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Proceedings Paper

Metal mirrors with excellent figure and roughness
Author(s): R. Steinkopf; A. Gebhardt; S. Scheiding; M. Rohde; O. Stenzel; S. Gliech; V. Giggel; H. Löscher; G. Ullrich; P. Rucks; A. Duparre; S. Risse; R. Eberhardt; A. Tünnermann
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Paper Abstract

An outstanding technique in point of ultra-precision as well as economical production of mirrors is Single Point Diamond Turning (SPDT). The unique properties of the diamonds are used to get optical surfaces with roughness values down to 5 nm rms (root mean square) and very precise form accuracy down to 70 nm rms and 500 nm p.-v. (peak to valley) value over an area of 200 mm x 200 mm. This quality level is typical for applications in the Near Infrared (NIR) and Infrared (IR) range. For applications in the VIS and UV range the turning structures must be removed with a smoothing procedure in order to minimize the scatter losses. Favorable is an aluminium base body plated with a thick-film of Nickel-Phosphorus alloy (NiP). This alloy can be polished with computer assistance. Ion Beam Figuring (IBF) is the final manufacturing step. The properties after the finishing process are better than 1 nm rms for roughness and down to 15 nm rms respectively 100 nm p.-v. regarding the surface irregularity for complex optical shapes. The techniques SPDT, polishing and IBF ensures a high quality level for large mirrors with plan, spherical or aspherical surfaces. The manufacturing chain will be analyzed by surface characterisation based on 2D profilometry and white light interferometry to measure the roughness and 3D-profilometry and interferometry to monitor the shape irregularity. Scattering light analysis deepens these investigations. This paper summarizes technologies and measurement results for SPDT and surface finish of metal mirrors for novel optical applications.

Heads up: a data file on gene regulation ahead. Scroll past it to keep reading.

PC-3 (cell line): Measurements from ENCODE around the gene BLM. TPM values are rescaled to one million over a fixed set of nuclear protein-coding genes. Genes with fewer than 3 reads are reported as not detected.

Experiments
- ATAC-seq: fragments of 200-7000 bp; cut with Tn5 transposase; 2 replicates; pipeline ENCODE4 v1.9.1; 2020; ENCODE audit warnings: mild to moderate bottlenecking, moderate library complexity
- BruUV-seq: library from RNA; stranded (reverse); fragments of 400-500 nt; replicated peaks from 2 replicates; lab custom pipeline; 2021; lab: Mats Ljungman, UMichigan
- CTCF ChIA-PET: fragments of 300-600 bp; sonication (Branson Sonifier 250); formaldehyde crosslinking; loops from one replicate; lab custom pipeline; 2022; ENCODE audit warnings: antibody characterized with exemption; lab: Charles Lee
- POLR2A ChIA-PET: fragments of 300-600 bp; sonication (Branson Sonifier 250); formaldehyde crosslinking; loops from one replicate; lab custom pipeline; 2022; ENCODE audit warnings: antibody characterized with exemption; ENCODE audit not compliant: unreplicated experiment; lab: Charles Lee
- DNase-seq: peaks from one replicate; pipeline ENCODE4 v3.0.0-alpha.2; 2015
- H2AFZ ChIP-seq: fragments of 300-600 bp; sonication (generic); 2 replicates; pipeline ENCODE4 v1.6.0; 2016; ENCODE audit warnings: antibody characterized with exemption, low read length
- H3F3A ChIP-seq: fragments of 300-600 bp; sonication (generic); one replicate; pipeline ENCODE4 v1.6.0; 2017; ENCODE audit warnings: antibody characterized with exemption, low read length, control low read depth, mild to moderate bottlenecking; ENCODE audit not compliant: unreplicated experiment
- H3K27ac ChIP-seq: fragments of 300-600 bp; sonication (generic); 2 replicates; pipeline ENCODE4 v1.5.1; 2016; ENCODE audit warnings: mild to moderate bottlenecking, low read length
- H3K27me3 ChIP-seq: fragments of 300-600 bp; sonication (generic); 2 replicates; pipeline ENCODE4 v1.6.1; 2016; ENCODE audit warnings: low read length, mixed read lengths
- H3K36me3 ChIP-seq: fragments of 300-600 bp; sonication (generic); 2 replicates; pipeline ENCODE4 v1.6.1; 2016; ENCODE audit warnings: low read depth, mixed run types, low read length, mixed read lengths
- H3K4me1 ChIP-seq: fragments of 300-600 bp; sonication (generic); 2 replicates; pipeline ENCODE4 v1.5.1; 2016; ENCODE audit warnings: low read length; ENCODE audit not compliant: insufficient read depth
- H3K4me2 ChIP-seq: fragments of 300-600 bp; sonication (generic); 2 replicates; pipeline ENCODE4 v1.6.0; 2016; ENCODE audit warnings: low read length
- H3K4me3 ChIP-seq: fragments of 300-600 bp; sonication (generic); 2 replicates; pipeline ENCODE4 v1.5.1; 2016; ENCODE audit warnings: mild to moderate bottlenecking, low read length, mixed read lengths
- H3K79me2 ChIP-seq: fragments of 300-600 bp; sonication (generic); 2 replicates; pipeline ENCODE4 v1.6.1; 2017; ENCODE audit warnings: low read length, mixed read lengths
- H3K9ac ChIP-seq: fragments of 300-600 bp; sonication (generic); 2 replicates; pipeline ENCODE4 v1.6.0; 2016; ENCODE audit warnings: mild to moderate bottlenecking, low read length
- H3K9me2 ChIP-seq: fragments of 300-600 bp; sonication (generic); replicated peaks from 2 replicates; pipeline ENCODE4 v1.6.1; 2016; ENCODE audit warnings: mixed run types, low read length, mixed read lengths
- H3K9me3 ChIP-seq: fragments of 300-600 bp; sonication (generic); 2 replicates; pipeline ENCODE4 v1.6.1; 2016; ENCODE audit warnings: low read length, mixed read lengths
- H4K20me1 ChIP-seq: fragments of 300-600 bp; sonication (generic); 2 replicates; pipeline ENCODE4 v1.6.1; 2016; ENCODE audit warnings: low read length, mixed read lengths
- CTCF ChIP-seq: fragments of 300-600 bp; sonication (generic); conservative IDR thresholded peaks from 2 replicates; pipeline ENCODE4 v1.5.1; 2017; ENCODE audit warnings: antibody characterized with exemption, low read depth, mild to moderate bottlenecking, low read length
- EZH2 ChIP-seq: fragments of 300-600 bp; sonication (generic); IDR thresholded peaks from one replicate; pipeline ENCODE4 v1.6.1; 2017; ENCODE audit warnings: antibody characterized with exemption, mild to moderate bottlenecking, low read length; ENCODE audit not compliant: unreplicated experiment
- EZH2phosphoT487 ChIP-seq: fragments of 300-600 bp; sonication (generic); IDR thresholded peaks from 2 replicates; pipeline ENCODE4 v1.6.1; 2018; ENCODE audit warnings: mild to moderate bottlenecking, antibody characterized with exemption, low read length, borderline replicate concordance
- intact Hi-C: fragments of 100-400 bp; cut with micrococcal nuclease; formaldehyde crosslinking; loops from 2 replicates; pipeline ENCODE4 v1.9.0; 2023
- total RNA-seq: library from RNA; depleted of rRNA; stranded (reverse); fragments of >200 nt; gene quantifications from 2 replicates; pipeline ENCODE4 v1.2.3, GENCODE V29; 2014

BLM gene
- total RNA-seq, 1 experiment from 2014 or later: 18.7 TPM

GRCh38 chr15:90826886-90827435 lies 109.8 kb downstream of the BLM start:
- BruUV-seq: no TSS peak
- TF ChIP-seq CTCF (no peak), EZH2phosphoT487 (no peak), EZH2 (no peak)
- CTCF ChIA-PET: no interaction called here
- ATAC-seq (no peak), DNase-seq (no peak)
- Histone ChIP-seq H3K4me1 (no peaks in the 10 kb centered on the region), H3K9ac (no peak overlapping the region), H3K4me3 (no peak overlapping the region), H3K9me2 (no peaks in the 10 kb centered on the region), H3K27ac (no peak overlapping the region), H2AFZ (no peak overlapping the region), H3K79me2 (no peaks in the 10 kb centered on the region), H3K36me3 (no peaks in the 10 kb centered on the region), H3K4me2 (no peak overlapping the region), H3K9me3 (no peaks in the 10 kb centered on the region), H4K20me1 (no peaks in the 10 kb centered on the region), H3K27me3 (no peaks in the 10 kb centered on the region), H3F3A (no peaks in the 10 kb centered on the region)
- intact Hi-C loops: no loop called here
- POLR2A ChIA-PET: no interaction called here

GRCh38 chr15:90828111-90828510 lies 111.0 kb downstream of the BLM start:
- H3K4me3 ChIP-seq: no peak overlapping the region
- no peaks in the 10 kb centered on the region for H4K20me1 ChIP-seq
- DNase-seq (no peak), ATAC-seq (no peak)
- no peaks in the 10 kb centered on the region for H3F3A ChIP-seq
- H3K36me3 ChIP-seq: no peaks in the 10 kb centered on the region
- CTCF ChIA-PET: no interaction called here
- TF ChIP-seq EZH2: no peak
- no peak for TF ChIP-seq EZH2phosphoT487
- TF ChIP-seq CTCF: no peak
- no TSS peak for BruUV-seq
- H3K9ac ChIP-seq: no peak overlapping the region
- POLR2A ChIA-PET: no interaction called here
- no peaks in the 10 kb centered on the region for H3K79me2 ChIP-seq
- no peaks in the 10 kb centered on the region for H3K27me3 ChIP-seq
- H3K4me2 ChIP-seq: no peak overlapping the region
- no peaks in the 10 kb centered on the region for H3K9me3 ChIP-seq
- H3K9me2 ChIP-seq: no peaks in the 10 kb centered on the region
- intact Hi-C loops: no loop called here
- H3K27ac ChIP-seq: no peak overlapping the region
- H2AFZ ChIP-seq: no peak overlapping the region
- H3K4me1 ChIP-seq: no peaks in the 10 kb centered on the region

Paper Details

Date Published: 25 September 2008
PDF: 12 pages
Proc. SPIE 7102, Optical Fabrication, Testing, and Metrology III, 71020C (25 September 2008); doi: 10.1117/12.797702
Show Author Affiliations
R. Steinkopf, Fraunhofer-Institut für Angewandte Optik und Feinmechanik (Germany)
A. Gebhardt, Fraunhofer-Institut für Angewandte Optik und Feinmechanik (Germany)
S. Scheiding, Fraunhofer-Institut für Angewandte Optik und Feinmechanik (Germany)
M. Rohde, Fraunhofer-Institut für Angewandte Optik und Feinmechanik (Germany)
O. Stenzel, Fraunhofer-Institut für Angewandte Optik und Feinmechanik (Germany)
S. Gliech, Fraunhofer-Institut für Angewandte Optik und Feinmechanik (Germany)
V. Giggel, Carl Zeiss Jena GmbH (Germany)
H. Löscher, Carl Zeiss Jena GmbH (Germany)
G. Ullrich, Carl Zeiss Jena GmbH (Germany)
P. Rucks, Carl Zeiss AG (Germany)
A. Duparre, Fraunhofer-Institut für Angewandte Optik und Feinmechanik (Germany)
S. Risse, Fraunhofer-Institut für Angewandte Optik und Feinmechanik (Germany)
R. Eberhardt, Fraunhofer-Institut für Angewandte Optik und Feinmechanik (Germany)
A. Tünnermann, Fraunhofer-Institut für Angewandte Optik und Feinmechanik (Germany)


Published in SPIE Proceedings Vol. 7102:
Optical Fabrication, Testing, and Metrology III
Angela Duparré; Roland Geyl, Editor(s)

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